Gloucestershire Health and Care Trust saw all its patients within a waiting time target for a range of medical tests in March, figures reveal.

But with hold-ups rising across other parts of the NHS due to suspended services during the Covid-19 crisis, medical experts warn some seriously ill patients potentially missing out on cures.

NHS trusts provide information on how long people have been waiting for 15 key tests at the end of each month.

The procedures are used to diagnose a wide range of diseases and conditions, including cancers, heart failure, sleep disorders and hearing problems.

According to NHS rules, after someone is referred for one of the tests, they should have it completed within six weeks.

NHS England data shows none of the 47 patients waiting at Gloucestershire Health and Care NHS Foundation Trust by the end of March had been kept longer than that.

It meant the trust was one of a minority to meet the national standard that less than 1% of patients should wait six weeks or more.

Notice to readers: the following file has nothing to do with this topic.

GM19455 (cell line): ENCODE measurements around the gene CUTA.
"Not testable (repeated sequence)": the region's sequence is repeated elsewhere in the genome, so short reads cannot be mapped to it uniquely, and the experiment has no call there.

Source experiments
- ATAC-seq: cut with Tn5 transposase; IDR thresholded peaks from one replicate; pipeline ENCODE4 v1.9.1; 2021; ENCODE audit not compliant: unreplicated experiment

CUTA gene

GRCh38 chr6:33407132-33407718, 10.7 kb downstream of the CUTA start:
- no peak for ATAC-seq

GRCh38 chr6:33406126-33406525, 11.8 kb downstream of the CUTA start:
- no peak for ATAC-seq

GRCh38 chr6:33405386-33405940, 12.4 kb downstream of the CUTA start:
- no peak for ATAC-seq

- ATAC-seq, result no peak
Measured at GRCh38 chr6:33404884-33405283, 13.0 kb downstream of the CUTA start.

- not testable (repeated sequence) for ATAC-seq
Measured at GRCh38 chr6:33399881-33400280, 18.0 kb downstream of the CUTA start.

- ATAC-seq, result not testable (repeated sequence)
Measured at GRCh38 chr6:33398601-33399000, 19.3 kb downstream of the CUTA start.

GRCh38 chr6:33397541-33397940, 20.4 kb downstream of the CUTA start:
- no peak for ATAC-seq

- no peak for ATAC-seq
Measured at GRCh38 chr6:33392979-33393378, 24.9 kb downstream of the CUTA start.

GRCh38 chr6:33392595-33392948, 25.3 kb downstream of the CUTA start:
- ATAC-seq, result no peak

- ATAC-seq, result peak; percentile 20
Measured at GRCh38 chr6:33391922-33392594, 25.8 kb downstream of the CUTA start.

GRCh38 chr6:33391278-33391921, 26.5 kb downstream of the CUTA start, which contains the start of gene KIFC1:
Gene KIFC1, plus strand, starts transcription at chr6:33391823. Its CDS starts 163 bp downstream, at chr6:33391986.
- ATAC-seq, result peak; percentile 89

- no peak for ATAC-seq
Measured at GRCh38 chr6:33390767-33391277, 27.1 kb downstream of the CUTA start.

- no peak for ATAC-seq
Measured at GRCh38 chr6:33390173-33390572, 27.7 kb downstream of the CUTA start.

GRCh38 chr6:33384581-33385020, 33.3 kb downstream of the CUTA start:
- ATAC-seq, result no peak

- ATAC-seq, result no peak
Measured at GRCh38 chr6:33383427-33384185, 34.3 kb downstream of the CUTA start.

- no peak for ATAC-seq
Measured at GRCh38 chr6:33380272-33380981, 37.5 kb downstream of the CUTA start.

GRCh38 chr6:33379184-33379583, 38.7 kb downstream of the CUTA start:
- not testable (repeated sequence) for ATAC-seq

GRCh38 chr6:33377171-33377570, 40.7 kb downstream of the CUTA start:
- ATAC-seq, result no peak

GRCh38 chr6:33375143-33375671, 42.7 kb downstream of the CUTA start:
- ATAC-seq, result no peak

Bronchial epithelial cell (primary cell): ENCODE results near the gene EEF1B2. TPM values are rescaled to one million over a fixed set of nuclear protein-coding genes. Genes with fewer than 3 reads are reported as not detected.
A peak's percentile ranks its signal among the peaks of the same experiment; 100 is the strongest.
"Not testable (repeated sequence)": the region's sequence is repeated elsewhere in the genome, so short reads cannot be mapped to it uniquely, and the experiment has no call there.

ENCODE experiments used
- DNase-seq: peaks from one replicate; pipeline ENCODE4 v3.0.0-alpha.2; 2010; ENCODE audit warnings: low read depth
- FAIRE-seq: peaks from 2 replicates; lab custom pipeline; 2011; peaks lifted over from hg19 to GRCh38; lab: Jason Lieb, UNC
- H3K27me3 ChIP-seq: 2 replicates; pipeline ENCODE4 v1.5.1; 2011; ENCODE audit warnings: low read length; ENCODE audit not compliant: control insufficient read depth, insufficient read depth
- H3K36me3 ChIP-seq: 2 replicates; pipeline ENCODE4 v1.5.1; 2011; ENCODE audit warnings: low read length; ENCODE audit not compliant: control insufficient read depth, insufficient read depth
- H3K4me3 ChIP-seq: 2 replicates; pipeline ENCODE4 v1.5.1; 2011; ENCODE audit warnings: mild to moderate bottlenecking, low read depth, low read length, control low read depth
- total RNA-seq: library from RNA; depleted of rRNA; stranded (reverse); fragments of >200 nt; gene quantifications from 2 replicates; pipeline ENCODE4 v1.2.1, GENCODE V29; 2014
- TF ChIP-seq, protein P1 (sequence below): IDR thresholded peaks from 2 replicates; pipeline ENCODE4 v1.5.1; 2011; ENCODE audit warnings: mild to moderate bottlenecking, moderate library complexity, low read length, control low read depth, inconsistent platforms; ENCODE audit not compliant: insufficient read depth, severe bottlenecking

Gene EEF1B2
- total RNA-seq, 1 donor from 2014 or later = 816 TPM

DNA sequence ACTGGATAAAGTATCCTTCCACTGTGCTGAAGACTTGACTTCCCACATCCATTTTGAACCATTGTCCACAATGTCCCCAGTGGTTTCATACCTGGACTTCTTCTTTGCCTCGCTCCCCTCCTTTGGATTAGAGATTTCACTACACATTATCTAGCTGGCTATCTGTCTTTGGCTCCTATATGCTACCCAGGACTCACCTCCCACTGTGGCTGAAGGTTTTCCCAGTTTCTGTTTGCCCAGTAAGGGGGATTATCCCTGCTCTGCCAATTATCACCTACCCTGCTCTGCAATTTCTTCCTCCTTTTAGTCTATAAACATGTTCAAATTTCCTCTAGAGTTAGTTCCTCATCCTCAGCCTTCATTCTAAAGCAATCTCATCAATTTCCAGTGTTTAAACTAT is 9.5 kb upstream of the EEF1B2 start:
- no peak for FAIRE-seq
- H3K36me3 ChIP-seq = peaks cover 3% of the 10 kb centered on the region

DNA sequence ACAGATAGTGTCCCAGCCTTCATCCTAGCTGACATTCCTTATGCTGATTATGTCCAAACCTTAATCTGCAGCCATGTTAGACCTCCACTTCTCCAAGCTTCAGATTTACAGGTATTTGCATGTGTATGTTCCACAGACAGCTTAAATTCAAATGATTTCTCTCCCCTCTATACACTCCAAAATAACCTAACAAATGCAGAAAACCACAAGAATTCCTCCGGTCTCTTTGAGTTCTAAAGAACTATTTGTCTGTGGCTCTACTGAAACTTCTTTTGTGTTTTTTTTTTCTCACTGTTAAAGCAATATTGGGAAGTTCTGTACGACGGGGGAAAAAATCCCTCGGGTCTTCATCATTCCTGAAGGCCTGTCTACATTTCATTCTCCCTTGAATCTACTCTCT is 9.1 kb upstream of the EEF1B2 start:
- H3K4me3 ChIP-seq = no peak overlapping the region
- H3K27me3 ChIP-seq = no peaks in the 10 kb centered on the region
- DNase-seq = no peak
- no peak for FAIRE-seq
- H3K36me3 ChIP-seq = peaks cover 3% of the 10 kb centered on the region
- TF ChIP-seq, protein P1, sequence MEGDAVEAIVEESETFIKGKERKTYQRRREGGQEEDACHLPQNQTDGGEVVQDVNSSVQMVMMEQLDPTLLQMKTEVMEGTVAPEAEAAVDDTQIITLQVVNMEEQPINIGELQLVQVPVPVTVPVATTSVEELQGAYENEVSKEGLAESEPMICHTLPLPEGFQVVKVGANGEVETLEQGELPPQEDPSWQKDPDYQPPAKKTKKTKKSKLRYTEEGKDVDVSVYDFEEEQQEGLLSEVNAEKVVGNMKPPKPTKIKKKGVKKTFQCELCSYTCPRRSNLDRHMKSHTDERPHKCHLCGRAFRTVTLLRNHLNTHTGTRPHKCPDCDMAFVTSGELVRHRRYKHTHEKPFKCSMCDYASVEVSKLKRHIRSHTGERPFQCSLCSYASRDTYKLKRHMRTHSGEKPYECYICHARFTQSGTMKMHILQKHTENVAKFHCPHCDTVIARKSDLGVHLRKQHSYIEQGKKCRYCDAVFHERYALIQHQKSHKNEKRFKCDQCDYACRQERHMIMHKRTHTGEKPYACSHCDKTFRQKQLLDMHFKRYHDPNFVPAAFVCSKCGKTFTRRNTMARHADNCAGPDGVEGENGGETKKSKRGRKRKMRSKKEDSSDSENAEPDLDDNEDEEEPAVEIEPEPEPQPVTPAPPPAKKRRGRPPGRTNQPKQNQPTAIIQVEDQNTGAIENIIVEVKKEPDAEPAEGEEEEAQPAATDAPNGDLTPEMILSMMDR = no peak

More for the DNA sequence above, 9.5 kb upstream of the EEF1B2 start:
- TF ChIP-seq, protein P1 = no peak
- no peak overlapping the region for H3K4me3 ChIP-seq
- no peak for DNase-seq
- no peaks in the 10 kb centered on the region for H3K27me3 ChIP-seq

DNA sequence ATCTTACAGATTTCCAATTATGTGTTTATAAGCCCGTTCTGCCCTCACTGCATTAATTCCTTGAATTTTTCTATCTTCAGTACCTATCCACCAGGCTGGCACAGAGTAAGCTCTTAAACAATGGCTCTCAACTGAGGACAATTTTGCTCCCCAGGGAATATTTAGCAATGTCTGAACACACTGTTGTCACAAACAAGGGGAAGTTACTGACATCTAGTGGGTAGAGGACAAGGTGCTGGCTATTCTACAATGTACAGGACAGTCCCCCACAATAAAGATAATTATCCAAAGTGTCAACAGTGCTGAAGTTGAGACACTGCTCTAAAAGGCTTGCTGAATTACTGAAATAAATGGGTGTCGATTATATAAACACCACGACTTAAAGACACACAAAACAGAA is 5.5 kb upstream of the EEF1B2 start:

The picture was very different across England as a whole, where the number of delays at the end of March shot up to 85,400 – the most for any month since the target was introduced in 2008.

At 10.2% of those waiting, this was also by far the highest proportion delayed over the period.

Dr Jeanette Dickson, president of the Royal College of Radiologists, said the coronavirus will have a heavy impact on certain test waits for the foreseeable future.

“While the NHS will aim to prioritise the patients with the most life-threatening conditions, some with serious illnesses have minor symptoms and so may be missed,” she added.

“Although we cannot give definite numbers, it is likely some patients with cancer may have growth of their disease while waiting for a scan, potentially losing their chance of a cure."

John Appleby, chief economist at the Nuffield Trust health think tank, also said the waits were a sign of things to come.

He said: “Given the NHS had not restarted routine work in April, this number of patients waiting longer for tests will continue to grow.”

Rachel Power, chief executive of the Patients Association, said people were facing longer waits for tests before Covid-19.

She added: “Rising demand, and increased waiting times are patterns seen in other areas of the health service over the last decade, after a sustained period in which the NHS was underfunded relative to the well predicted growth in patient need.”

NHS England recently announced plans for hospitals to increase routine operations and procedures.

But a group of 16 unions has said rapid testing, and ample supply of protective kit are among measures that must be in place for the NHS to be reopened safely.